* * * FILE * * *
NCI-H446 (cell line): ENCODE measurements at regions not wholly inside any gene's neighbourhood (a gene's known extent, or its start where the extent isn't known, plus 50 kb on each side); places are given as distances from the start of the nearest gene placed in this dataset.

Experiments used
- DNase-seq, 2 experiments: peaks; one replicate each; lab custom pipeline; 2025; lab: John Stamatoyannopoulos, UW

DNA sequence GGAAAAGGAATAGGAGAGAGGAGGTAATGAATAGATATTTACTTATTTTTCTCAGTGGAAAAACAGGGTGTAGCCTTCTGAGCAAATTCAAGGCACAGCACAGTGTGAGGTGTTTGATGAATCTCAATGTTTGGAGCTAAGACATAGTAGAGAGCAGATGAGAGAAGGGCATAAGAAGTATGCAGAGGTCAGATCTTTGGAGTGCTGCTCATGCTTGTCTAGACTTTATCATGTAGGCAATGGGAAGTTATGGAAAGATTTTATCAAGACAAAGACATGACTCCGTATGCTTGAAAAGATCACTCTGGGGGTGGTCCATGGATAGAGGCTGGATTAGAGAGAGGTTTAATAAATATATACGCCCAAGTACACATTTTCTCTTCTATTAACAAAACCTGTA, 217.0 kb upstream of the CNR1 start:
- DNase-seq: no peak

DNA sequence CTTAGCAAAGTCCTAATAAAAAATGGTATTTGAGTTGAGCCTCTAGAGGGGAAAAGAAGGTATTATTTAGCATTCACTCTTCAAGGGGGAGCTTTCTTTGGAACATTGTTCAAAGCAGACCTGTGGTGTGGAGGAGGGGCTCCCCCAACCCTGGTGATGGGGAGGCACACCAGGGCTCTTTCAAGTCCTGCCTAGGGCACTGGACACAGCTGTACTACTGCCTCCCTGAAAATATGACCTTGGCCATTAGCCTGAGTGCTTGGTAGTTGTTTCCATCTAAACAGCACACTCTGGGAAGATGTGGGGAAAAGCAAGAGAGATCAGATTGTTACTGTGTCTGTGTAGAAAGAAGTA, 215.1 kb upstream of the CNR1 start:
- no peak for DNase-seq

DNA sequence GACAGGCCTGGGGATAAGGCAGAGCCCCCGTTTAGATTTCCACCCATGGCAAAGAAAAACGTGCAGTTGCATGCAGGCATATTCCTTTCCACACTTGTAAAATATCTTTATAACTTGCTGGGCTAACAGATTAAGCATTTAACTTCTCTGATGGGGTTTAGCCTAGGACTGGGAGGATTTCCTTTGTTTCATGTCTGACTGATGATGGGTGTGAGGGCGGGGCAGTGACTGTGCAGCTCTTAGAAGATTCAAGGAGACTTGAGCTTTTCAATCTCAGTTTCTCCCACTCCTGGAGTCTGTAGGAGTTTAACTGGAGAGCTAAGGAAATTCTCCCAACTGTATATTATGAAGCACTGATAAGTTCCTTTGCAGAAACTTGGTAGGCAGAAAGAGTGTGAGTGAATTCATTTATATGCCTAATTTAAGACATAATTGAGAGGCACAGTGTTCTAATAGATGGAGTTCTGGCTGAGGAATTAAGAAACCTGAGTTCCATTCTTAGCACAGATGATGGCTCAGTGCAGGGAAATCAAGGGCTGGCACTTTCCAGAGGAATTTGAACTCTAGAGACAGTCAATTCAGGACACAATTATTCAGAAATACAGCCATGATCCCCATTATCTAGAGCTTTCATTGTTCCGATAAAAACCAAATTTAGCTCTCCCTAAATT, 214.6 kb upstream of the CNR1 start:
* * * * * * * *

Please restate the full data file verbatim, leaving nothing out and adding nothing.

NCI-H446 (cell line): ENCODE measurements at regions not wholly inside any gene's neighbourhood (a gene's known extent, or its start where the extent isn't known, plus 50 kb on each side); places are given as distances from the start of the nearest gene placed in this dataset.

Experiments used
- DNase-seq, 2 experiments: peaks; one replicate each; lab custom pipeline; 2025; lab: John Stamatoyannopoulos, UW

DNA sequence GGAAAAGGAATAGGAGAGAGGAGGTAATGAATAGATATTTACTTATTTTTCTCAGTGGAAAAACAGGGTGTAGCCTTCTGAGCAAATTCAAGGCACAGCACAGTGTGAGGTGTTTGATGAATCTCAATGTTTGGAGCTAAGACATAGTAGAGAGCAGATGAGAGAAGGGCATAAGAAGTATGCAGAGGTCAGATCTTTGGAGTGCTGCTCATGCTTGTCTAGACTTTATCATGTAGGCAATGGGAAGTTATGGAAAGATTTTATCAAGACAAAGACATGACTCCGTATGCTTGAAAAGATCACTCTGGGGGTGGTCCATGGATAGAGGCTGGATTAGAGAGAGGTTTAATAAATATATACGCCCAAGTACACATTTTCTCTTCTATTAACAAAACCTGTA, 217.0 kb upstream of the CNR1 start:
- DNase-seq: no peak

DNA sequence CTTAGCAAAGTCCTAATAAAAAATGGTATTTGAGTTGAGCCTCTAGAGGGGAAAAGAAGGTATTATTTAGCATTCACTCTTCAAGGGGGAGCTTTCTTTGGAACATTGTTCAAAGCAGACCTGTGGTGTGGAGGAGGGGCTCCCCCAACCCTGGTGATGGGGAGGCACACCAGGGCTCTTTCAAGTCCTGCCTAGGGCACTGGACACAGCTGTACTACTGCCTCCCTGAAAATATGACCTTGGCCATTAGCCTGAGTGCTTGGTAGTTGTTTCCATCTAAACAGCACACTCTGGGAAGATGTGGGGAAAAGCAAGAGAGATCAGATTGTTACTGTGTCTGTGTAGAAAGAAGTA, 215.1 kb upstream of the CNR1 start:
- no peak for DNase-seq

DNA sequence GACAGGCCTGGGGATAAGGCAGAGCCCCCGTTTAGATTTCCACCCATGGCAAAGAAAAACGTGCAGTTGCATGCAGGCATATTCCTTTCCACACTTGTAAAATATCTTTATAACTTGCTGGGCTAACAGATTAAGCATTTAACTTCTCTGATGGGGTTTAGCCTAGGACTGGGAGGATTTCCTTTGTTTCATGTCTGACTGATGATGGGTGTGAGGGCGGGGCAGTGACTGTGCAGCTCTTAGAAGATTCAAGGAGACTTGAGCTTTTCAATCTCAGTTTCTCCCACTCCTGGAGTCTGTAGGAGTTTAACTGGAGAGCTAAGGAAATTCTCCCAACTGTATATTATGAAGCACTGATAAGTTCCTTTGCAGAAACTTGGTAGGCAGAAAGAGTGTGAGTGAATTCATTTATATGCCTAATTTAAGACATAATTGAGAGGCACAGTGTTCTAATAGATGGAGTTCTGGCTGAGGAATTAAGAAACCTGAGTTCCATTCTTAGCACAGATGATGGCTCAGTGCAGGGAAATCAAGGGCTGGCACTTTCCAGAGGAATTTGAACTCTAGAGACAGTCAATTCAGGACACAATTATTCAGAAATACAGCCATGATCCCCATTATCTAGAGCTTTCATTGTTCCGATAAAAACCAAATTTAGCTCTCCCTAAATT, 214.6 kb upstream of the CNR1 start: